What will be the product of this organic reaction?

In summary, the question asks for the major product of a reaction involving a benzene ring with a methyl group attached and a ketone. After researching, it is determined that the reaction involves oxidation with a strong oxidizing agent, KMnO4, resulting in the formation of benzyldehyde. The oxidizing agent used can affect the product, with KMnO4 producing benzyldehyde and chromyl chloride producing a different product. The reaction also involves the use of a base, such as KOH, and sulfuric acid. The correct answer to the question depends on the specific reagents used and their concentrations and conditions.
  • #1
Adesh
735
191
Summary:: I'm always unable to find the products of a chemical reaction. No Matter how much concept I study I can't ever get products from reasoning.

Here is the question:

What is the major product of this reaction?

Question.png
.

OPTIONS :
Options.png
MY ATTEMPT :
First of all I can see that in question I have a benzene ring to which a methyl group is attached, on the other side we have a ketone. The structure of the molecule in question can be drawn as:

Molecule.jpeg
. Now, I know that oxidation (with strong oxidizing agents) of alcohols, aldehydes and ketones results in carboxylic acid. Therefore, I treat the above molecule (a ketone group) with strong oxidizing agent [itex] KMnO_4[/itex] we would would get something like this

Reaction.jpeg
. (I really don't know what effect would [itex]KOH[/itex] have on our molecule because as per my knowledge [itex]OH^-[/itex] is a nucleophile and hence attacks reagents like alkyl chloride, benzyl chloride. In this case I have no idea what would happen).

This much being done, now we treat our carboxylic acid with sulfuric acid and according to me there will be no reaction. There are chances that benzene ring (which contains [itex]\pi[/itex] electrons) can act as a base, but seeing the options I have to eradicate this idea.

The methyl group [itex]CH_3[/itex] which is attached to our starting molecule is, according to my studies, is not reactive. Alkenes undergo oxidation to form alkynes or alcohol (I may be wrong here, I said alkynes because removal of hydrogen from alkenes ,i.e. oxidation, would result in alkynes or the addition of [itex]OH[/itex] , i.e. addition of oxygen to carbon, would result in alkyl alcohols). Alkanes can only be combusted,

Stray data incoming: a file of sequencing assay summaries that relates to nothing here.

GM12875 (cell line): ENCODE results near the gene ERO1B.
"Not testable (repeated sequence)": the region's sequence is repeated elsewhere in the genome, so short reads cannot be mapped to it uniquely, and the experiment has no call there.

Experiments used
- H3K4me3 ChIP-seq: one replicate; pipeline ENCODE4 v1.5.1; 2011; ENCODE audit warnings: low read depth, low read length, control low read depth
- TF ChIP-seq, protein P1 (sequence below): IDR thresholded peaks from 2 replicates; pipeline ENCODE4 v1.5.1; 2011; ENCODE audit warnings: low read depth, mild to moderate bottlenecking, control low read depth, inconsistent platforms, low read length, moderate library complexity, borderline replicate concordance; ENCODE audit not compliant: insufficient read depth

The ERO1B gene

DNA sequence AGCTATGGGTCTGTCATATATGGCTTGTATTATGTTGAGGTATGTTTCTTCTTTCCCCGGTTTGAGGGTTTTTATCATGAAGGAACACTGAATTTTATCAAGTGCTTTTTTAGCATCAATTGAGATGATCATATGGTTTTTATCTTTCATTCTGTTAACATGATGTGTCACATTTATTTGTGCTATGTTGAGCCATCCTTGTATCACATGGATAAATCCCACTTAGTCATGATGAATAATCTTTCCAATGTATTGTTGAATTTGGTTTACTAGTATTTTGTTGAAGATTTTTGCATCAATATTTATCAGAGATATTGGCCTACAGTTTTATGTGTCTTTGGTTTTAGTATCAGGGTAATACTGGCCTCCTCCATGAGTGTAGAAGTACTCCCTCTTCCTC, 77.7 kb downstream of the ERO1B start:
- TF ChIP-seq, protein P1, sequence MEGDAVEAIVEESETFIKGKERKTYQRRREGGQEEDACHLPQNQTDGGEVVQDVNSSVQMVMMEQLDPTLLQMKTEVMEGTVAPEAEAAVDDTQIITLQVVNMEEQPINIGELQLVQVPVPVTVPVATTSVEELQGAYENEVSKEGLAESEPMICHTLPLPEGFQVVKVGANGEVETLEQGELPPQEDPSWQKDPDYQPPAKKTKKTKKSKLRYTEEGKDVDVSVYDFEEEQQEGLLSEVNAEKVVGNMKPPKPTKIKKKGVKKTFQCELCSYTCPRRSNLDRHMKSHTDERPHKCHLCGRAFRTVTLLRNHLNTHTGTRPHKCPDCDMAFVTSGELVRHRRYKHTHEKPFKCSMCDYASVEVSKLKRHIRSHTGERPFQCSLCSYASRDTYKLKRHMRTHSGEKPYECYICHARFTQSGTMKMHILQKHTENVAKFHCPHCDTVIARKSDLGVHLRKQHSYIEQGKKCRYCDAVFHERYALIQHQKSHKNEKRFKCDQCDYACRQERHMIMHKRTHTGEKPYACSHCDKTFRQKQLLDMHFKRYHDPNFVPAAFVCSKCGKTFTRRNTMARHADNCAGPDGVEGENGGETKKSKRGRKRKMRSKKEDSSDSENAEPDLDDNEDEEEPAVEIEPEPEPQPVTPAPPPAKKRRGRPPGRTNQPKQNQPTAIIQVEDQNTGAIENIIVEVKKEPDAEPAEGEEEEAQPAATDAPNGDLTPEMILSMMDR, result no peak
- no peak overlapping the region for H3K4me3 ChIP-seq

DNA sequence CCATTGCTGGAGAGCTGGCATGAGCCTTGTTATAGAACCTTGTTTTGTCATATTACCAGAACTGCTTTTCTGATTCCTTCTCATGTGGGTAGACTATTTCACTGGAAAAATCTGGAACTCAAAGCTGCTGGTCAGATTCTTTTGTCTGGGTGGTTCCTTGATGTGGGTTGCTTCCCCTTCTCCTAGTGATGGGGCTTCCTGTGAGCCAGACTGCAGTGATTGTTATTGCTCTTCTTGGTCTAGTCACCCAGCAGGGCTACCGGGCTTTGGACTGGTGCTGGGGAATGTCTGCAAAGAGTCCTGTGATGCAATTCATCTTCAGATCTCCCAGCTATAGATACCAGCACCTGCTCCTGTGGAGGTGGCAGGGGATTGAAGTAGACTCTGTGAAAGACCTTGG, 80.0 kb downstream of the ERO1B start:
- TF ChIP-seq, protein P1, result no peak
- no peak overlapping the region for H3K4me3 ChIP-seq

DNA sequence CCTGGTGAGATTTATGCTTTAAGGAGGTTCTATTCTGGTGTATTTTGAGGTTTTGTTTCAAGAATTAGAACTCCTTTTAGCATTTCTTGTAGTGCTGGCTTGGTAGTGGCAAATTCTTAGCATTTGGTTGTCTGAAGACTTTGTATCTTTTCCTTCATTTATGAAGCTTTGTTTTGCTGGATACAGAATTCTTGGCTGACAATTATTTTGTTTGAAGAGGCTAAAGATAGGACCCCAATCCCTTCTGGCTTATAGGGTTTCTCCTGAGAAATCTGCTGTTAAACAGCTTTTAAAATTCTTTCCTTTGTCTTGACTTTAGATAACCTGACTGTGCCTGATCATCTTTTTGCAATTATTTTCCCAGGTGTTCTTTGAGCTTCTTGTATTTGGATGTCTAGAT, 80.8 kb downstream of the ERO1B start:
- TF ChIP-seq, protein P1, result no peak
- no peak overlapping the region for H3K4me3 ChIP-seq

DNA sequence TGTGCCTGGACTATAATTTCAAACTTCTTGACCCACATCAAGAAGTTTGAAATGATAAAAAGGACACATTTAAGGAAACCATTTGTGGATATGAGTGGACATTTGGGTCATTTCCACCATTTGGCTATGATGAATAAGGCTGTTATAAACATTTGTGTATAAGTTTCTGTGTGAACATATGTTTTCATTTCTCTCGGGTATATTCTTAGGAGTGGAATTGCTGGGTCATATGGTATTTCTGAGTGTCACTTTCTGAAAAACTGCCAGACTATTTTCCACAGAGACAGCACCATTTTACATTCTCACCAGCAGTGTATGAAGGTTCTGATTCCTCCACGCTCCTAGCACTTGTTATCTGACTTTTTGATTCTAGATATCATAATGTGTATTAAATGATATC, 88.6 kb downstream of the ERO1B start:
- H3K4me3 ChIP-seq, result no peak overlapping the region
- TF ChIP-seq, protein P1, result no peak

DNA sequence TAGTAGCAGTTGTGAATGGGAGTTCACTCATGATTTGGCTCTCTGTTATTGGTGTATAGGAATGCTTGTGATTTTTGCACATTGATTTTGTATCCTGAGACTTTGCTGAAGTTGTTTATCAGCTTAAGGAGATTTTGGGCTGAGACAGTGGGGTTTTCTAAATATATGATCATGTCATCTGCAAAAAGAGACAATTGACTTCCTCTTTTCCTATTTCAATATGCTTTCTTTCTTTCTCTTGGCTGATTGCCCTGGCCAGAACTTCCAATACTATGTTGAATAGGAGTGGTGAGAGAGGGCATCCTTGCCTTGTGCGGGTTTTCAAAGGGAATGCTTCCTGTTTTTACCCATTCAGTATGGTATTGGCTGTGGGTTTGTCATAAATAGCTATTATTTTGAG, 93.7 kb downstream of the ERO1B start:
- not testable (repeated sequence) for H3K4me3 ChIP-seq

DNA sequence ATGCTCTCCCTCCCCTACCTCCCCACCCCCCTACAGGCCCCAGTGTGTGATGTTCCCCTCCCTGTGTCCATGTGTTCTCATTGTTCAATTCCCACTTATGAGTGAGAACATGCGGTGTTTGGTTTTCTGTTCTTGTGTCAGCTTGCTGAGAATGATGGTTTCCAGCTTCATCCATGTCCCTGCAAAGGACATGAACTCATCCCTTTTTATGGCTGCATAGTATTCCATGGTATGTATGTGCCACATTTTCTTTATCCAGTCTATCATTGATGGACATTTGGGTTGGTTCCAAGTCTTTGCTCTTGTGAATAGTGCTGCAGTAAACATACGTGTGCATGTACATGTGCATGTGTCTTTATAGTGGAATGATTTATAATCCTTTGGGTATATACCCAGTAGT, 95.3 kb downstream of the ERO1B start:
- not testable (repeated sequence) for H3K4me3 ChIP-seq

Alkyl halides are almost never prepared by direct halogenation of alkanes. From the standpoint of synthesis in tha laboratory, an alkane is a dead end.
-Organic Chemistry by Morrison and Boyd
.

Thank you. Any help will be much appreciated.

P.S. :- I highly apologize for posting the images, but I have no other option. If you can suggest me any other way of drawing molecules (using latex or something) then please do suggest me.
 
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  • #2
1) You’re pretty much stuck posting pictures for molecular structures. A LaTeX chemistry extension does exist, but as far as I can tell, it’s not installed on this forum.

2) What happens to toluene when it is exposed to KMnO4?
 
  • #3
TeethWhitener said:
2) What happens to toluene when it is exposed to KMnO4?
I don’t know, how toluene can be oxidised?
 
  • #4
TeethWhitener said:
1) You’re pretty much stuck posting pictures for molecular structures. A LaTeX chemistry extension does exist, but as far as I can tell, it’s not installed on this forum.

2) What happens to toluene when it is exposed to KMnO4?
I have searched on internet and found that it is something called Etard reaction. Hence, benzyldehyde will be formed, am I right?
 
  • #5
Adesh said:
I have searched on internet and found that it is something called Etard reaction. Hence, benzyldehyde will be formed, am I right?
Is your oxidizer chromyl chloride?
 
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  • #6
TeethWhitener said: